May 19, 2005

Star Wars Episode 3: Revenge of the Sith – Bravo!

Star Wars Episode 3: Revenge of the Sith

All I can say is, WOW! Nice job.

Reviews like that are sure exacerbate the so-called “Sith Sick-Out”, ready to sap hundreds of millions of dollars of worker productivity as people stay up until midnight to see the movie and call in sick the next day – or just skip work altogether and see it a bunch more times. The phenomenon is expected to put a spike in worker absenteeism and costs businesses $626 million in lost productivity, according to outplacement firm Challenger, Gray & Christmas. Businesses should expect a wave of sick calls from employees playing hooky Thursday and Friday so that they can take in the movie.

"With opening day falling on a Thursday, instead of the traditional Friday premiere, we are looking at two days of 'Star Wars'-induced absenteeism," John Challenger, the chief executive of the firm, told the New York Post.

Challenger, Gray & Christmas based its estimates on attendance during the first two days of the last "Star Wars," "Episode II - Attack of the Clones," which drew 9.4 million. Assuming that half of those people will be full-time workers with an average per-day salary of $130.60, the two days would run $626.9 million in lost wages and/or productivity.

Meanwhile, entertainment blog called reported the movie has also been illegally leaked onto a Web-based file-sharing network, BitTorrent, allowing users to quickly download large video files and is used by about 2.5 million people each day.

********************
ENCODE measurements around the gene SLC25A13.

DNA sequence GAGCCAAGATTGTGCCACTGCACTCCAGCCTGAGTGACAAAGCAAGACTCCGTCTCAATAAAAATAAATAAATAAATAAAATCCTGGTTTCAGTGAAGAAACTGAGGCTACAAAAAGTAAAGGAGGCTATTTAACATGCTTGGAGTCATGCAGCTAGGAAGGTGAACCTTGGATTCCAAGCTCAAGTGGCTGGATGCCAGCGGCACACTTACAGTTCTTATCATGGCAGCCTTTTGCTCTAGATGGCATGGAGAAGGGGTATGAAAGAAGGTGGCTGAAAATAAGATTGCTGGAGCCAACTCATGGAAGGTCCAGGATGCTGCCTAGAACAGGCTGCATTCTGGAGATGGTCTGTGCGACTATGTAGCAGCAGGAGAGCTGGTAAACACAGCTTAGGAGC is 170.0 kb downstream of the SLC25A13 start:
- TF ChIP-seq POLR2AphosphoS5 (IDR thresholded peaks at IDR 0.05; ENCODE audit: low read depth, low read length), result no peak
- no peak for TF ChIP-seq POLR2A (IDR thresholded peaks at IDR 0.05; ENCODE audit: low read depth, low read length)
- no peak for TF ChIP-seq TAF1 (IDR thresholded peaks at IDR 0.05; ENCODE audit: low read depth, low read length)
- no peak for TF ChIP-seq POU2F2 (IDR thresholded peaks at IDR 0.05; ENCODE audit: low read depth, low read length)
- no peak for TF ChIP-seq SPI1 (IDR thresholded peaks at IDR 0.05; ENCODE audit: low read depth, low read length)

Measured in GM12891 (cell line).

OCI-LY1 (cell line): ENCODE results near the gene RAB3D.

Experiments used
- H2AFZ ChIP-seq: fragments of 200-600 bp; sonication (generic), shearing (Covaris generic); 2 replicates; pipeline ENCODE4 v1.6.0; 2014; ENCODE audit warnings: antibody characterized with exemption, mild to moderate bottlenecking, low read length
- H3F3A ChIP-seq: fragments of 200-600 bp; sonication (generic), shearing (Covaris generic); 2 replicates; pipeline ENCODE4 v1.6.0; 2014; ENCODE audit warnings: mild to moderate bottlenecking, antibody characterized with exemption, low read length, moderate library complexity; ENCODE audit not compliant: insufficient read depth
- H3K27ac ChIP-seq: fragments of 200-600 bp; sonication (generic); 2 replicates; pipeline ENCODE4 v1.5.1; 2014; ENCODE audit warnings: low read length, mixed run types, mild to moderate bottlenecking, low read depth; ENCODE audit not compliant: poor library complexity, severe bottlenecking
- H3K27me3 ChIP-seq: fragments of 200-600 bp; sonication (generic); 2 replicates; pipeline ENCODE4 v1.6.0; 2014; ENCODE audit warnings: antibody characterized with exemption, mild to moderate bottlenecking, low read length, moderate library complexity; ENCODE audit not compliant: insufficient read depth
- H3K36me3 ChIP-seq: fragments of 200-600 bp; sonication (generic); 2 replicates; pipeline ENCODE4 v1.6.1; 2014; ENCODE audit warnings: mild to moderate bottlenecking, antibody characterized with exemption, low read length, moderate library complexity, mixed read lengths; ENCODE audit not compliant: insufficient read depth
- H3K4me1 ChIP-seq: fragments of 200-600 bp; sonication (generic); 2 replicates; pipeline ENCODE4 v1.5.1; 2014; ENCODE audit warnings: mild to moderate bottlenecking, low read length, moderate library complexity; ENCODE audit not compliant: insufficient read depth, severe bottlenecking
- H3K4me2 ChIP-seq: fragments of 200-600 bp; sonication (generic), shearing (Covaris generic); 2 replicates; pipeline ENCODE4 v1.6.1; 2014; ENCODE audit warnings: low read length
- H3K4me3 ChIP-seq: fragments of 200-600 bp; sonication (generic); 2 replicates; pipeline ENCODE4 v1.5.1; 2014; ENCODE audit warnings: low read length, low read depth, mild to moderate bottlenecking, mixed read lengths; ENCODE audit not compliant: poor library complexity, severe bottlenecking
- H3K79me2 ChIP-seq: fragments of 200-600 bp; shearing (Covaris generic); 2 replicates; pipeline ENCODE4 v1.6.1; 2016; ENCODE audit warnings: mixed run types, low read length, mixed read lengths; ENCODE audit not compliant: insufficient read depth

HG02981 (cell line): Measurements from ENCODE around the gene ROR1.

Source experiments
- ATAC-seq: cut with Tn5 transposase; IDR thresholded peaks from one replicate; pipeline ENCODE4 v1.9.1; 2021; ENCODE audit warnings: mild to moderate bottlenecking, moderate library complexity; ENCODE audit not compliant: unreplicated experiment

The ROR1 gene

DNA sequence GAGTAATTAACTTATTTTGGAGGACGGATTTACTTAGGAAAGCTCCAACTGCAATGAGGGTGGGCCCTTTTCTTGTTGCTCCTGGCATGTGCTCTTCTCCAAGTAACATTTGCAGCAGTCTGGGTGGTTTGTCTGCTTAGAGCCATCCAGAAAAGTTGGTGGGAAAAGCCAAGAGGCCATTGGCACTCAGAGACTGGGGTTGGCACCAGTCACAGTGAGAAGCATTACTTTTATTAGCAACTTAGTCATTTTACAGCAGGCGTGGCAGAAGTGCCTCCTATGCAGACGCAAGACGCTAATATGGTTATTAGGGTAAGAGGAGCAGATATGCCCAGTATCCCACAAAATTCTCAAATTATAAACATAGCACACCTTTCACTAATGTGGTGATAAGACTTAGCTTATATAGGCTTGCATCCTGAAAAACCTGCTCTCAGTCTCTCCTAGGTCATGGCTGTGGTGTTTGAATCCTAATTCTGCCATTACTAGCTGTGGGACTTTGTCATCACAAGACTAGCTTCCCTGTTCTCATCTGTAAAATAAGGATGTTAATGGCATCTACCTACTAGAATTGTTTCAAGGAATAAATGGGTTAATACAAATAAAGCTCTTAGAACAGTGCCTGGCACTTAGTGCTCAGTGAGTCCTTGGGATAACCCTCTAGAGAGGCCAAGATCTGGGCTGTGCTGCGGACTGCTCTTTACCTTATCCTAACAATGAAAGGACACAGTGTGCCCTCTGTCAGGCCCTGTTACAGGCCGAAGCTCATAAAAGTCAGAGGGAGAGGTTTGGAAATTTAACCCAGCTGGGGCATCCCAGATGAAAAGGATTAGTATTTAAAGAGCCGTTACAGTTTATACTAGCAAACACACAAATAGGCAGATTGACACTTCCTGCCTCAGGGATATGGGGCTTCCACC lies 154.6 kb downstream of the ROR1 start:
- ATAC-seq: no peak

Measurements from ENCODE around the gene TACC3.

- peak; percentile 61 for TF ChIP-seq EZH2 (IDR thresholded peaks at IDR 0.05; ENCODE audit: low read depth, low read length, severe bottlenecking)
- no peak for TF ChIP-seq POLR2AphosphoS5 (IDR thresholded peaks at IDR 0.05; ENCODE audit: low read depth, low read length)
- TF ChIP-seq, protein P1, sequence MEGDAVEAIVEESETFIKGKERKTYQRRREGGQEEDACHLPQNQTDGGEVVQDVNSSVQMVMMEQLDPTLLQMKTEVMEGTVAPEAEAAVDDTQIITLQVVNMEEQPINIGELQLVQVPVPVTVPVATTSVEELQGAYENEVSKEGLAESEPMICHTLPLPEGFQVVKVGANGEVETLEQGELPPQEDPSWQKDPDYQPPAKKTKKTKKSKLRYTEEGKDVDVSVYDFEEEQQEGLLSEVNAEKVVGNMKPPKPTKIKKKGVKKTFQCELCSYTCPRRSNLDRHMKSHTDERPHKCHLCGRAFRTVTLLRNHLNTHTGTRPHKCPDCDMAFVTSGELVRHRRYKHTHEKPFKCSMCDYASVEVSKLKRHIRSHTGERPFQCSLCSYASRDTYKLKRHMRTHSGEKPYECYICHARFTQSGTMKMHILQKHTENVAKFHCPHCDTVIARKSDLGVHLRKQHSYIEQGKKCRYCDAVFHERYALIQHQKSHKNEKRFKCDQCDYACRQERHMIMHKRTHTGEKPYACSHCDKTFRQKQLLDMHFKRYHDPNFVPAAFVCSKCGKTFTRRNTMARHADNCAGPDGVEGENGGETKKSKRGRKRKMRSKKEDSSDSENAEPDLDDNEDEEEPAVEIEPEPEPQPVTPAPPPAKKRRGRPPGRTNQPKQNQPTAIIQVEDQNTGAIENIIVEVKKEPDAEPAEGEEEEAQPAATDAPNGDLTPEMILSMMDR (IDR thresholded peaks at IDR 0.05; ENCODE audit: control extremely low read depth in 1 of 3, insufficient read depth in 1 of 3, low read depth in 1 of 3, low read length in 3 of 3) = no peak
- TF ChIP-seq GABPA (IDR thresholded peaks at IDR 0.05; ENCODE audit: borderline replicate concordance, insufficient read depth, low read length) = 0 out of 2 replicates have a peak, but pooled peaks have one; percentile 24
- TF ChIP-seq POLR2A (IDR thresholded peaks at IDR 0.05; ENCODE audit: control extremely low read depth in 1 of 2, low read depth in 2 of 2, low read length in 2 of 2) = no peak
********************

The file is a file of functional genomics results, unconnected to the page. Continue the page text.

Rumors the movie had been leaked were earlier believed false, but Thursday the blog reported that the movie had in fact been released on BitTorrent, and provided as proof a 19-second clip of the movie taken from the network. reports that the video is time-stamped, indicating it may have come from within the industry rather than from someone who videotaped an advance screening.

"If piracy and those who profit from it are allowed to flourish, they will erode an engine of economic growth and job creation; undermine legitimate businesses that strive to unite technology and content in innovative and legal ways and limit quality and consumer choice," Motion Picture Association of America Inc. president and CEO Dan Glickman said in a statement. The average cost to make and market a movie is $98 million, and less than one in 10 movies recoups its original investment from box offices in the United States, according to the Motion Picture Association of America.

So… great film… best of the new trio of prequels – but probably also the only film I’ll see in a theater this summer. And that, my friends, is going to be a problem for Hollywood box office, but even more so, for theater chains.

Who’d want to watch a great movie on their computer anyhow?! Oh, yeah… pirates.

- Arik

Posted by Arik Johnson at May 19, 2005 02:37 PM